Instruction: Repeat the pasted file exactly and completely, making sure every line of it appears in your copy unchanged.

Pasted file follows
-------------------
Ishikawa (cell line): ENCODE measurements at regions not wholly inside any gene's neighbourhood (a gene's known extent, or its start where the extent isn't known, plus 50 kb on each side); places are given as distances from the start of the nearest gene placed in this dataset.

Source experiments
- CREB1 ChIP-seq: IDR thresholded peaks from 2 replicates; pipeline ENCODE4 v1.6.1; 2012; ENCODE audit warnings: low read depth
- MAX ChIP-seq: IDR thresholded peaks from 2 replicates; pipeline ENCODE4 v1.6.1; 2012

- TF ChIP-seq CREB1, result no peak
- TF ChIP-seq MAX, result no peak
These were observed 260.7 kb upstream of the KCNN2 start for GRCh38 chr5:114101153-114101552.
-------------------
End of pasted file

Ishikawa (cell line): ENCODE measurements at regions not wholly inside any gene's neighbourhood (a gene's known extent, or its start where the extent isn't known, plus 50 kb on each side); places are given as distances from the start of the nearest gene placed in this dataset.

Source experiments
- CREB1 ChIP-seq: IDR thresholded peaks from 2 replicates; pipeline ENCODE4 v1.6.1; 2012; ENCODE audit warnings: low read depth
- MAX ChIP-seq: IDR thresholded peaks from 2 replicates; pipeline ENCODE4 v1.6.1; 2012

- TF ChIP-seq CREB1, result no peak
- TF ChIP-seq MAX, result no peak
These were observed 260.7 kb upstream of the KCNN2 start for GRCh38 chr5:114101153-114101552.